A driver is someone who drives a vehicle for a firm which provides a product or a service.
You can work for a wide range of firms, delivering anything from furniture to groceries. Giant supermarkets providing online goods for their customers are spawning jobs, as are courier services for clothes retailers.
The hours may not be suitable for people with young children, as they can be anti-social – ie, weekends, nights, early mornings. You may be required to drive anywhere in the country and spend periods away from home – or even go abroad. You are likely to work 40-48 hours a week.
Drivers need a full, clean valid driving licence. The weight and size of the van you can drive also depends on your driving qualifications. The law states that if you passed your car test after 1st January 1997, you can only drive vans that carry less than 3.5 tonnes. If you wish to drive vehicles that carry between 3.5 and 7.5 tonnes, you need to pass the LGV (Large Goods Vehicle) medical, theory and practical tests to gain your C1 category licence. Employers may pay for you to train for and take this test, but if not, you can train for it privately at a specialist driving school. If you want to drive even larger vehicles still, you need to pass further practical tests for categories C and C+E licences (large vehicles and trailers). However, if you passed your car test before 1 January 1997, you are automatically entitled to the C1 licence and are able to drive vehicles up to 7.5 tonnes. Age is also an important factor on what lorry or van you can drive. The minimum age for driving small vehicles is 17, but for driving vans that require a C1 licence it is 18. For C and C+E licences, the age restriction is even higher, at 21.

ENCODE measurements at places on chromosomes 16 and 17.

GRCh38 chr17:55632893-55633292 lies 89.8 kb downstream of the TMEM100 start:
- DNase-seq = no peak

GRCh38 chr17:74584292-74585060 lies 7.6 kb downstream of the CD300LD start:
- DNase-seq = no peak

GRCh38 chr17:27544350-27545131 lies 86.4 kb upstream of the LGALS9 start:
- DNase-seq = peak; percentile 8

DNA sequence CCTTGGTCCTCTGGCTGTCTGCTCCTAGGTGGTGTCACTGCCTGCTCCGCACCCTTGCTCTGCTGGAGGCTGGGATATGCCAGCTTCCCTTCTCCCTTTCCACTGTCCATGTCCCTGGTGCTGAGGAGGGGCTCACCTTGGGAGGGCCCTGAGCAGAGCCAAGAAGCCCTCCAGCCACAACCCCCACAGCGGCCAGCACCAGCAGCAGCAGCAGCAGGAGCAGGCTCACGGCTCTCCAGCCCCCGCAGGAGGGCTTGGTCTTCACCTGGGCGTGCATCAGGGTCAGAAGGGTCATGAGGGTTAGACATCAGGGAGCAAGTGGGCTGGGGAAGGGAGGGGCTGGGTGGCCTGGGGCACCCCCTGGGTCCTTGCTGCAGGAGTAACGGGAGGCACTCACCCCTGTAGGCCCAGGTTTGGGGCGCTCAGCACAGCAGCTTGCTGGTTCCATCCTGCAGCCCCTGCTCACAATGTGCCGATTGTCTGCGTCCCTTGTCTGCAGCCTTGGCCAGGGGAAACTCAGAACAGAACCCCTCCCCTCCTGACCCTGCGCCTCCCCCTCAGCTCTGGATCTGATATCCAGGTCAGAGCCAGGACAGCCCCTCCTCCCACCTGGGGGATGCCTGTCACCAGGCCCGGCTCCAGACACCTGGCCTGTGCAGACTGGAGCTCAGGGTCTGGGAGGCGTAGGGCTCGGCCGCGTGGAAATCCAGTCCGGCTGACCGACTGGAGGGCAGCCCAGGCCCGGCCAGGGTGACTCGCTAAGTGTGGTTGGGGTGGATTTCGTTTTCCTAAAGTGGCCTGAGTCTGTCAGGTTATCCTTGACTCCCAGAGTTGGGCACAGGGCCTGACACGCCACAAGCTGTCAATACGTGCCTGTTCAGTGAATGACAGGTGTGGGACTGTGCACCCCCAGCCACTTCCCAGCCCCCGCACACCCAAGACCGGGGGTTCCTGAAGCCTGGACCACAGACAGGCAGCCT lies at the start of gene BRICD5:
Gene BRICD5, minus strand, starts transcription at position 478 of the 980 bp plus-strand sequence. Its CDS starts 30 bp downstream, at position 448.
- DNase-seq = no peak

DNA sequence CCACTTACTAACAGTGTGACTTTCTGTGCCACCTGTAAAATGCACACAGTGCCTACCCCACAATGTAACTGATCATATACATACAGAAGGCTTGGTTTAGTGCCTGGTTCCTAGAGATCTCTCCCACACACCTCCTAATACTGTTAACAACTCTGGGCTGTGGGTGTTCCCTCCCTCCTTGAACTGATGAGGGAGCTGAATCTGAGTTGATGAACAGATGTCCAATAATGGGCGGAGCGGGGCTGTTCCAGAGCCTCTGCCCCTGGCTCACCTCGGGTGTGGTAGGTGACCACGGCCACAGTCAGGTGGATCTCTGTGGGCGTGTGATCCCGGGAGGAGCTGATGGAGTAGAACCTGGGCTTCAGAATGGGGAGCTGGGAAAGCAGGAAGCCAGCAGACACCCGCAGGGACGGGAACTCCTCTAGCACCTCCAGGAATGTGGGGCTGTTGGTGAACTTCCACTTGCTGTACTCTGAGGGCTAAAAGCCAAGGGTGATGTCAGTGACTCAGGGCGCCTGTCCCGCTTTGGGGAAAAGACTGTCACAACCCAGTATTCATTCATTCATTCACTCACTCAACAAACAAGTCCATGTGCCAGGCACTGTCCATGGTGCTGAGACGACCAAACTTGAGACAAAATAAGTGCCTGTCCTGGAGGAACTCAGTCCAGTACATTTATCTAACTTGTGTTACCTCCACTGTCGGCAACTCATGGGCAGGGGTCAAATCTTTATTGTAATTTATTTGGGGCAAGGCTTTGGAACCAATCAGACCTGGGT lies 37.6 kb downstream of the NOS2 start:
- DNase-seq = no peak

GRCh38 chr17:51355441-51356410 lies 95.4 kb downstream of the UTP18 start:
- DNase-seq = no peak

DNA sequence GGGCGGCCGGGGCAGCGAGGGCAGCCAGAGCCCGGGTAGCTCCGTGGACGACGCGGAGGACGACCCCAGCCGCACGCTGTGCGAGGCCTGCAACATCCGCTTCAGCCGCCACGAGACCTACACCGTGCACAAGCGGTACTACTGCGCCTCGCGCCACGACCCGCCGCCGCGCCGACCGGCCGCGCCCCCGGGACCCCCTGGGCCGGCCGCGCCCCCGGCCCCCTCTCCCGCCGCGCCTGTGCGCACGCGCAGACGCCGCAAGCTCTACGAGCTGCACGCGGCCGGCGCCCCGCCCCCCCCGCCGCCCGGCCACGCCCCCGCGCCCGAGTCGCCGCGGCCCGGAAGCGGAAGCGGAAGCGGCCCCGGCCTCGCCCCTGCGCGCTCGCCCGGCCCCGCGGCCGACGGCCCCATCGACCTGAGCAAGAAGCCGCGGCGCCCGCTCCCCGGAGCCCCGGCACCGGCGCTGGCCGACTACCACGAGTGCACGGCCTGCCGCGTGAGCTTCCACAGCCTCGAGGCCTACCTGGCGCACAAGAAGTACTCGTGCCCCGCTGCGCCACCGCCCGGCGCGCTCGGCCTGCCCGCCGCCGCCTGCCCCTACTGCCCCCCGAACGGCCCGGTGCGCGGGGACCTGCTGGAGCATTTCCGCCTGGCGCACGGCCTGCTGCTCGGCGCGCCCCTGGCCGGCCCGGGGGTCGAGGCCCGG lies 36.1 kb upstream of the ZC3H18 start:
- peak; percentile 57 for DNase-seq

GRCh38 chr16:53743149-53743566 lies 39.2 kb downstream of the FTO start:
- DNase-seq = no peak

Employers usually ask for one year's experience of being a delivery driver.
£11-£18,000 a year. Added perks come with attendance and target allowances, anti-social shift bonuses and bonuses.
Freedom to break free of the shackles of being tied to a desk by working in the great outdoors.
With experience, so comes your bargaining power to work for companies which pay more. You can also progress into supervisory or management jobs or train other drivers. Or you could branch out into becoming a bus or coach driver or become a driving instructor.
Collecting goods and dropping them off. Loading the vehicle. Planning the most efficient route. Unloading goods. Collecting signatures on deliveries and signing invoices. Recording mileage and fuel payments. Updating delivery records and returning undelivered items.
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